WALDMAN: Here’s a tip: If you want reporters to write about all the things the Bush administration is doing wrong, don’t criticize your party chair to them. Lots of Washington Democrats don’t like Dean much either, but there are plenty of people to whom they can air their complaints—their staffs, their colleagues, their spouses, their dogs. Heck, they can walk over to DNC headquarters and wring his neck if they like. But when they criticize him to reporters, that enables those reporters to write one of their favorite stories, “Democrats are squabbling again.” If the politicians didn’t give those quotes, they wouldn’t be able to write those stories. Then they’d have to focus on something more advantageous to Democrats, like Bush’s failure on Iraq, or his failure on Social Security or his failure on the economy.
But those highlighted statements are straight out of dreamland. Given the current state of the press, reporters are not going to “focus on Bush’s failures” if Dems stop criticizing Dean. On Sunday’s Meet the Press, for example, the pundits spent an entire segment on Bush’s horrible poll numbers. Dean was not at issue. But they didn’t “focus on Bush’s failures” during that segment, as we reported in grinding detail (see THE DAILY HOWLER, 6/13/05); instead, they soft-soaped Bush’s failures, in keeping with their current culture. In short, today’s reporters aren’t going “to focus on Bush’s failures” until Dems come up with hard-hitting, compelling approaches that force the discussion in that direction. And that’s where the problem with Dean comes in. His recent statements have been lazy, stupid and completely undisciplined. A party which is at a disadvantage with an idiot press can’t afford those failings.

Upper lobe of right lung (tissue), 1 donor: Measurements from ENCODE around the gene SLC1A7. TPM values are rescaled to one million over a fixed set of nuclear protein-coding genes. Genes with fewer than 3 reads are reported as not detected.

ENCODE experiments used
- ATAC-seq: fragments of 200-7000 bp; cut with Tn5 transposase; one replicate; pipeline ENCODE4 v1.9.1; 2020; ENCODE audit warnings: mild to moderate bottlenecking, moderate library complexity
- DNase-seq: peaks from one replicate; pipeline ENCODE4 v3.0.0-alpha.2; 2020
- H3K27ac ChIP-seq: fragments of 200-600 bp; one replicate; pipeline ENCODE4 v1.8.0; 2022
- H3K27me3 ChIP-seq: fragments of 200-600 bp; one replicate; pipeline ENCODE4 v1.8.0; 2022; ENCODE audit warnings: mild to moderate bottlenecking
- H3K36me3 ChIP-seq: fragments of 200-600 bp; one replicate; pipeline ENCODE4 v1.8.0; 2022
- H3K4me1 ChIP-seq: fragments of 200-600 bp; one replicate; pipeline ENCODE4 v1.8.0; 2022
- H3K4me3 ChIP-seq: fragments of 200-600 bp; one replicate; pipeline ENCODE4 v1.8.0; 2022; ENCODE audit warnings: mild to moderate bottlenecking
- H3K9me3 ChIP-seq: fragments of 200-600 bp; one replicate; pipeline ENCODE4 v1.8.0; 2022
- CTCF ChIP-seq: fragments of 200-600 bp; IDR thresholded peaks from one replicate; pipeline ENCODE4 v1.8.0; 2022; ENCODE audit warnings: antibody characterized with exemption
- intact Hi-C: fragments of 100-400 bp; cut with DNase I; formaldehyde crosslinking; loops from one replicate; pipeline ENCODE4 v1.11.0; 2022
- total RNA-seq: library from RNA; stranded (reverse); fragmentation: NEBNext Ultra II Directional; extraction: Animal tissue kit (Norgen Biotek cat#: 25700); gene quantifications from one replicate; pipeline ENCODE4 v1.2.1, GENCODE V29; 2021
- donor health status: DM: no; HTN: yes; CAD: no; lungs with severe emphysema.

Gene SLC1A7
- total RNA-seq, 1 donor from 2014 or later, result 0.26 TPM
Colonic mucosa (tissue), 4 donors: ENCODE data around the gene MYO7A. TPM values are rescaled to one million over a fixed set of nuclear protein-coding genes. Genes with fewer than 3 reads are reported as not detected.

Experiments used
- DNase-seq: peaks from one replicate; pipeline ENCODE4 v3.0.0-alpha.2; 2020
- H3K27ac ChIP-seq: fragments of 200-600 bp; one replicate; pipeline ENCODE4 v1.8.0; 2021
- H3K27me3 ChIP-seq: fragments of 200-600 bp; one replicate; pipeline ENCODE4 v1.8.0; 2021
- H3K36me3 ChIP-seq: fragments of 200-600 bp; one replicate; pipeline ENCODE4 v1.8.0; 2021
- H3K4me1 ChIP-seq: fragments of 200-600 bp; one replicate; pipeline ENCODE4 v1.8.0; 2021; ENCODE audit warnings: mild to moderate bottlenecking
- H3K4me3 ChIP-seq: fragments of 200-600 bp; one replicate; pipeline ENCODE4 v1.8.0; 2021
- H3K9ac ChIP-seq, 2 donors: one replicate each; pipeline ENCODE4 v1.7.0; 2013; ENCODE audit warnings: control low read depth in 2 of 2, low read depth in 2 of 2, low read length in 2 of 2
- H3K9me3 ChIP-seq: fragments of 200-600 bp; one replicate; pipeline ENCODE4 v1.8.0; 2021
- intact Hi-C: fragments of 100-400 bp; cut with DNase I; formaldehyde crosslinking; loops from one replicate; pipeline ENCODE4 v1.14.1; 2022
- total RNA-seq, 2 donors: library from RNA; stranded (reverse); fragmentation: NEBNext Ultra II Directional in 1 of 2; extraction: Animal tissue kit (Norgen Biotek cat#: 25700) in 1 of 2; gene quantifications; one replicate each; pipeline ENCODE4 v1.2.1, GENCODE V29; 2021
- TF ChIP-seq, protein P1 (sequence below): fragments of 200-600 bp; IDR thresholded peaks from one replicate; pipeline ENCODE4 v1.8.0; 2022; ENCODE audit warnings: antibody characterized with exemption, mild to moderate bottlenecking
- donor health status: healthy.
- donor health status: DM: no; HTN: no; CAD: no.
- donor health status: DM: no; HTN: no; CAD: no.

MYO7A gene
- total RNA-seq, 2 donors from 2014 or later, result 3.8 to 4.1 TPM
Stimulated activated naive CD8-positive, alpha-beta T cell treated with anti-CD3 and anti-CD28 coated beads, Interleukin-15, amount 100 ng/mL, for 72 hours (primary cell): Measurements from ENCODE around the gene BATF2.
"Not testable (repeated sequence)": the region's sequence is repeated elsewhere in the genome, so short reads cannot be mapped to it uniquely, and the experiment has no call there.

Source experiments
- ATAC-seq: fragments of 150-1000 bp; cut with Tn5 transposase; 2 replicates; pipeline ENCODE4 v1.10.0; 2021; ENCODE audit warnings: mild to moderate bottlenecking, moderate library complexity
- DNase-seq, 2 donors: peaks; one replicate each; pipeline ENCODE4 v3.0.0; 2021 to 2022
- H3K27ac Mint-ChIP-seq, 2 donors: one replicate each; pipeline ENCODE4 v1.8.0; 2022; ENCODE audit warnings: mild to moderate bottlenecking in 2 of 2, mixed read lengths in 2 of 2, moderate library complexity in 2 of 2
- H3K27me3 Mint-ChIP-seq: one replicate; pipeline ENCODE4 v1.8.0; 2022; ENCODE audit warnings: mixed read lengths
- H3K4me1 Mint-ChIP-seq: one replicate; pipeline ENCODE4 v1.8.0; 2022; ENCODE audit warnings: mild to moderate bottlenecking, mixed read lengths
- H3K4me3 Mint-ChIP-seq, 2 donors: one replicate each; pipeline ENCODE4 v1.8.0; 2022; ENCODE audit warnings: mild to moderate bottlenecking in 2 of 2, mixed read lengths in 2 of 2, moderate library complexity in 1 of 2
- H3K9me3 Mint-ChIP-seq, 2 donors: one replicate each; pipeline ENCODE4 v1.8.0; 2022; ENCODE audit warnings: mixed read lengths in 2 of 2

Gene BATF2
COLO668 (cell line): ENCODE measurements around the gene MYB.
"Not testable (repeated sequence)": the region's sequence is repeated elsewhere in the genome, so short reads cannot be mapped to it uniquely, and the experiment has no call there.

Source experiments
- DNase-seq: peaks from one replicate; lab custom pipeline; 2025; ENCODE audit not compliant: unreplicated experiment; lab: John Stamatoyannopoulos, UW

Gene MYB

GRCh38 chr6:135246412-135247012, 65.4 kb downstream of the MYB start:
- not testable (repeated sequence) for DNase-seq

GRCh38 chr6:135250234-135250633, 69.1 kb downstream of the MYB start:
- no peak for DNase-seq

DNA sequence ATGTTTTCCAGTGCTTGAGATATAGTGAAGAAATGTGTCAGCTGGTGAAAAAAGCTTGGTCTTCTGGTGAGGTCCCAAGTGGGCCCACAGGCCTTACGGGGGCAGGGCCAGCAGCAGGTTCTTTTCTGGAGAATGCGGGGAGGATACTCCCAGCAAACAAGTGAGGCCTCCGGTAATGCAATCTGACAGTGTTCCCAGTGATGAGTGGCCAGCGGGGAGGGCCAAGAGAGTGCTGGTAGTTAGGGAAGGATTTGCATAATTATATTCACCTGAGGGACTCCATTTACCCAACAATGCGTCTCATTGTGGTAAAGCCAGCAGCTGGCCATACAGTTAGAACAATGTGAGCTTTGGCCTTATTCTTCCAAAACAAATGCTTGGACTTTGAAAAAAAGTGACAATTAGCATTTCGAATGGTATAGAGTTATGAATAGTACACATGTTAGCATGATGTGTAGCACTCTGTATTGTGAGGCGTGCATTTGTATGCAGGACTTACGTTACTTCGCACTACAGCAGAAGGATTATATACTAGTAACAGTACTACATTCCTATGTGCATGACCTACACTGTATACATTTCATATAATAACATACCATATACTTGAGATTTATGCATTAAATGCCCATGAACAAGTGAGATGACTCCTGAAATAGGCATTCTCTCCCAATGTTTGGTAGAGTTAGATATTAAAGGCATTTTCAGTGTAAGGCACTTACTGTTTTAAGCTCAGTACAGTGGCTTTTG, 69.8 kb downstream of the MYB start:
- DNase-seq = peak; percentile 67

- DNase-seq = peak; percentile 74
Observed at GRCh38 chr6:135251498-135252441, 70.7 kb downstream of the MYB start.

Dean is very energetic. He might yet be a great party chair. But many Dems are walking around in a delusional dream-state this week. The party needs to frame strong messages—and it has shown little skill in this area. Meanwhile, Dean just has to stop making blunders—and Dems like Waldman have to stop pretending that Dean said “the sky is blue.”

Special report—Sunday, pundit Sunday